About Berkeley

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I started out in Management Consultancy in 1997 having graduated from the University of Durham with a Masters degree in Astrophysics.  I have worked with some fantastic clients over the last fourteen ...

Hadley Baldwin, Partner

Hadley Baldwin

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The people

It's the people that make Berkeley different to other consultancies. Bright, friendly, down-to-earth people who are both thinkers and doers. Working by your side, as consultants and colleagues, to get the right results.

Exploring new ways to increase revenue, customer service and employee engagement

A swift exploration with a big impact

We worked with one of the UK’s largest retailers to help them explore how best to generate more revenue, deliver greater customer service and have a truly engaged workforce across their branch network.

Working closely with a handful of client staff, in just 16 weeks we were able to challenge some well-established norms of operation, raise the profile of the branches in head office thinking and really explore how best to connect the business to its local community. In so doing, we helped to boost employee engagement and customer satisfaction as well as increasing revenue.

Exploring new ways of working

Across the UK, the business has a network of 370 owned and operated branches. We were called in to help set up and run a 16-week pilot with seven branches from this network. Our client asked us to get involved as we had been working with them for some time on a range of other projects and we also had the necessary core skills in business dynamics modelling and systems thinking.

Three core aims

The idea was for these pilot branches to explore new, more effective ways of working. There were three core aims to be balanced: generate income, increase employee engagement, and increase customer satisfaction.

Working closely together

We quickly formed joint teams for the seven pilots - three people from the business for each branch supported by three Berkeley Partnership consultants. Our consultants worked very closely with their client colleagues to give them tools and techniques, drive the analysis and provide direction and ongoing support. At the end of each week the whole team came together to share progress, best practice and ideas. This was not only a highly effective way to run the project but also enabled us to transfer project management and systems thinking skills to the client teams.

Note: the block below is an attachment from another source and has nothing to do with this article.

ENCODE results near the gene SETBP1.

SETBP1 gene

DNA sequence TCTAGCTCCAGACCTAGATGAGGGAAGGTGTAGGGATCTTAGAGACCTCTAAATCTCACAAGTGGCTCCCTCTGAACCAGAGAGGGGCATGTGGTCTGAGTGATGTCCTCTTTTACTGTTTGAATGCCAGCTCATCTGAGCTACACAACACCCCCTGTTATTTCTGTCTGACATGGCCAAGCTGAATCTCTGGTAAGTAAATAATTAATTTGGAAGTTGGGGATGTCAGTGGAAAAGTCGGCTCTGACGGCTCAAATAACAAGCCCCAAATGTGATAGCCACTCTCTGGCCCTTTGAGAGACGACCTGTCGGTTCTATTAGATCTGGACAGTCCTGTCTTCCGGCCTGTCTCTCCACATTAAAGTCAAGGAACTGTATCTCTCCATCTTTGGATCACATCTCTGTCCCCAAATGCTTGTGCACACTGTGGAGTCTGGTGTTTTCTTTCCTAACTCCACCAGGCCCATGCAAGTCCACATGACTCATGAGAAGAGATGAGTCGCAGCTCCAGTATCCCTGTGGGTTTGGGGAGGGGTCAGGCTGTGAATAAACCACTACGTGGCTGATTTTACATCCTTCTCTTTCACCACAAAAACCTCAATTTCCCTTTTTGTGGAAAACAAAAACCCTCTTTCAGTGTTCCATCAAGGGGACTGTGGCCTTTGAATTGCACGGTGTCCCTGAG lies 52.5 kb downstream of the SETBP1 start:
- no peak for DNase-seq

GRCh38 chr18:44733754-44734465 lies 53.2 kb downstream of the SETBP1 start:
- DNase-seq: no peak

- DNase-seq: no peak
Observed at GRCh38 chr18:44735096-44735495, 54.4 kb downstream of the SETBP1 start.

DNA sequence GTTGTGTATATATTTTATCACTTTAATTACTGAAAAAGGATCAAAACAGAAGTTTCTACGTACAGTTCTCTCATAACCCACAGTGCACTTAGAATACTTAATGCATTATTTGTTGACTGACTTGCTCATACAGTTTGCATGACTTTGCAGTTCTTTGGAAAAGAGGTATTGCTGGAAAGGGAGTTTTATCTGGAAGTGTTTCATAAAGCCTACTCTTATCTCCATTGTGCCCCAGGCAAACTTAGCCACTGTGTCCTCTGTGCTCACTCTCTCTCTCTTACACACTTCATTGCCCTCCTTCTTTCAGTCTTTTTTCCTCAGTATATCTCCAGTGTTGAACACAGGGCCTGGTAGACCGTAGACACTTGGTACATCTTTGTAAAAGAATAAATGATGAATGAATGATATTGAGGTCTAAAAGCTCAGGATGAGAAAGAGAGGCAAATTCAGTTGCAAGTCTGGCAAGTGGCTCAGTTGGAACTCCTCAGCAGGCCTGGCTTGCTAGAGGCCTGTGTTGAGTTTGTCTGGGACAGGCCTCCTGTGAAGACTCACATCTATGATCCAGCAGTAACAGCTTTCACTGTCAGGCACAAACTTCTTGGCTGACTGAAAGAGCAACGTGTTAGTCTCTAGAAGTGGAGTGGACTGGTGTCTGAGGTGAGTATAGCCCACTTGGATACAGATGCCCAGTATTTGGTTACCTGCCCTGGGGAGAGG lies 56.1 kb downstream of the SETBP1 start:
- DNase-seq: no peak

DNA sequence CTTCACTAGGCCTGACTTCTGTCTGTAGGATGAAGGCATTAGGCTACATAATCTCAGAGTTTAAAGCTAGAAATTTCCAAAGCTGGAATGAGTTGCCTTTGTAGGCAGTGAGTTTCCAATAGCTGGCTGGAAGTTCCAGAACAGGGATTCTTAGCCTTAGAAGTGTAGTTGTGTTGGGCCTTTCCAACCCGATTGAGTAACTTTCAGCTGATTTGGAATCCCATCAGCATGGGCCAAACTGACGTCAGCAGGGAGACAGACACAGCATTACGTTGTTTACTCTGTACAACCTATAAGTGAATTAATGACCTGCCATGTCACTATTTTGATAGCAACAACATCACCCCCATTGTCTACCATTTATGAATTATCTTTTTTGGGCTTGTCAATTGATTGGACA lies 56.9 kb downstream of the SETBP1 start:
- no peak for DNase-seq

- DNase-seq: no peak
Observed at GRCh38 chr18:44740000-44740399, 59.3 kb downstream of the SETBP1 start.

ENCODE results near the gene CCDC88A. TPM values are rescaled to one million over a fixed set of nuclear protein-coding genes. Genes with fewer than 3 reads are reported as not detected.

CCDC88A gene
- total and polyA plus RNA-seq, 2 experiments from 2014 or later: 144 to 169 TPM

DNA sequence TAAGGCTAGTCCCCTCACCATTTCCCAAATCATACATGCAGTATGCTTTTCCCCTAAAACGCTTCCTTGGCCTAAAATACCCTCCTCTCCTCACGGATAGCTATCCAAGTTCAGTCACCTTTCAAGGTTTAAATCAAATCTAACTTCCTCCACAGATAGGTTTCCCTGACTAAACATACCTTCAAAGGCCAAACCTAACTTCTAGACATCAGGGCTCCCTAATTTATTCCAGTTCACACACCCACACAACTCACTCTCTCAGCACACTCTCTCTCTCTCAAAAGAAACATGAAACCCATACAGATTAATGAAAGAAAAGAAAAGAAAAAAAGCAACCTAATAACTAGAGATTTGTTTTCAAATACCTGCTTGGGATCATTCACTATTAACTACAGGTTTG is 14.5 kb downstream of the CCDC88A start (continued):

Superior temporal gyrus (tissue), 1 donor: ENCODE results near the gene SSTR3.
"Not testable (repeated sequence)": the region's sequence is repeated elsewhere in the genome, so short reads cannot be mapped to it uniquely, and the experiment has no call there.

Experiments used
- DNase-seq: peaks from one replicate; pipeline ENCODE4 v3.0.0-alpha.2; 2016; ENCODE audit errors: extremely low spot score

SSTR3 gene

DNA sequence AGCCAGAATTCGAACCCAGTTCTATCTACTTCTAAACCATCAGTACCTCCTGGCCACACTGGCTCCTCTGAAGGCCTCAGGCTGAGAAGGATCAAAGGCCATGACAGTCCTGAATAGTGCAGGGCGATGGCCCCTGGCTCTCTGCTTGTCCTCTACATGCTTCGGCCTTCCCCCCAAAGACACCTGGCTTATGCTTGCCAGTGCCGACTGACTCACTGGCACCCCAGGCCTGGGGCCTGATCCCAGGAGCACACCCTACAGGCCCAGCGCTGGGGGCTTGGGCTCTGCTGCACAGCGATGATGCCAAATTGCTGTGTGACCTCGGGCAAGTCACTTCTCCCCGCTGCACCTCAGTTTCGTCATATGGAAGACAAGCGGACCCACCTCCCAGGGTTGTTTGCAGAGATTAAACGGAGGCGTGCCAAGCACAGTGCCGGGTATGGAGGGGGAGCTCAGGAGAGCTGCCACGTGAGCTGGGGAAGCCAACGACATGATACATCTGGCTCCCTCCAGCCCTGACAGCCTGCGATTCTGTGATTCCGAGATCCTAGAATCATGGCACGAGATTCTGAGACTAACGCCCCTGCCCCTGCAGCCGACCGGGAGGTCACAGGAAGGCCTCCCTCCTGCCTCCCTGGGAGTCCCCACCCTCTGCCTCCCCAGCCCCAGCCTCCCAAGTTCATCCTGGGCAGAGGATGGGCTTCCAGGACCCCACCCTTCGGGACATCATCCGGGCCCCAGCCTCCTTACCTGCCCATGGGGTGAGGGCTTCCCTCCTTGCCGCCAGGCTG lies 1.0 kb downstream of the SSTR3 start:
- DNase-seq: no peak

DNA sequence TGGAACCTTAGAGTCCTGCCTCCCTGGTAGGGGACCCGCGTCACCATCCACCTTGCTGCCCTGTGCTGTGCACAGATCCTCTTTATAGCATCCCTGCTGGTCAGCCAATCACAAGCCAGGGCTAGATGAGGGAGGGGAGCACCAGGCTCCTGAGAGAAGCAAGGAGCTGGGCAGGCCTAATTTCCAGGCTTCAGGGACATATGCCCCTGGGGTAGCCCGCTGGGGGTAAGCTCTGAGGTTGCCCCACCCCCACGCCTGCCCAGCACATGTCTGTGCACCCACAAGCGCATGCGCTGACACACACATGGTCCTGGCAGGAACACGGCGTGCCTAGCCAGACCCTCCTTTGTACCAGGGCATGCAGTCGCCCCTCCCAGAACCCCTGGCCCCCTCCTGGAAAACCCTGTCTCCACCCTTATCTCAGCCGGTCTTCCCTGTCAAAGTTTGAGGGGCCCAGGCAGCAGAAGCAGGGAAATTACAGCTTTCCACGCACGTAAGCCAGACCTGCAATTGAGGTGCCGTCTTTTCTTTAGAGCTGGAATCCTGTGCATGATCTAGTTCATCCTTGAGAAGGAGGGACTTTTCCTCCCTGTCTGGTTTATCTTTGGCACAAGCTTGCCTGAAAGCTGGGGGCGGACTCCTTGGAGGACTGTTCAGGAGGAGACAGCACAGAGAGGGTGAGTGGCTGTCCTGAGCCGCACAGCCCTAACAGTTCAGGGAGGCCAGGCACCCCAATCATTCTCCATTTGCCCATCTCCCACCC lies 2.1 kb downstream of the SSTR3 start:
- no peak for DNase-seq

Free thinking

The teams built a clear as-is model of the branches to gain a real understanding of key issues such as what drives customer satisfaction. To this end, they gathered a good deal of on-site data, for example by carrying out surveys with customers in the branch. This formed the foundation for exploring what would make the difference and how best to change. Once we were clear about how things currently worked, we could be free thinking in how to improve things. Throughout, we kept the focus on exploring new ways of working that would help drive up income, employee engagement, and customer satisfaction.

Staying aware and in control

Together, the teams created around 15 initiatives to try. For each one, we developed a case saying what we thought would happen, why it was worth trying, the anticipated benefits and confirmation that we could do it in the 16-week timeframe. We also made sure we had measurement structures in place to track the impact of each initiative. This rigorous planning and justification enabled our sponsors and the broader steering committee, which included a wide range of different stakeholders, to stay aware and in control of the exploration throughout the pilot project, while giving our teams the freedom to find new and better ways of doing things.

We focused on three core areas of improvement.

Improving the way staff worked in-branch

First, we zeroed in on how the staff worked in the branches. For example, we encouraged branch managers to get closer to the operations and front desk, so that they were both more visible to staff and customers and more immediately involved. This simple change proved highly effective.

Building stronger local connections

Second, we encouraged the branches to do more local marketing, for example going out and visiting local businesses – letting them know about new services that may be of interest.  To support this initiative, we recommended allocating a specific budget for local marketing activities to the branches.

Developing more effective performance targets

Third, we took a fresh look at performance targets, for example coming up with a mechanism that was much more in line with what sells to the local community. To support this increased emphasis on locally-driven activities and performance, we created a new branch manager report. It gave managers more detailed and timely information, for example, on what products they had sold week by week.

Improvements across the board

The results of the pilot were good. Compared to the control branches, in just 16 weeks, the pilot branches had a more engaged workforce, an 5% increase in customer satisfaction, and a 2% increase in income.

A blueprint for success

Moreover, the business now has a branch operating blueprint to support its broader transformation programme.

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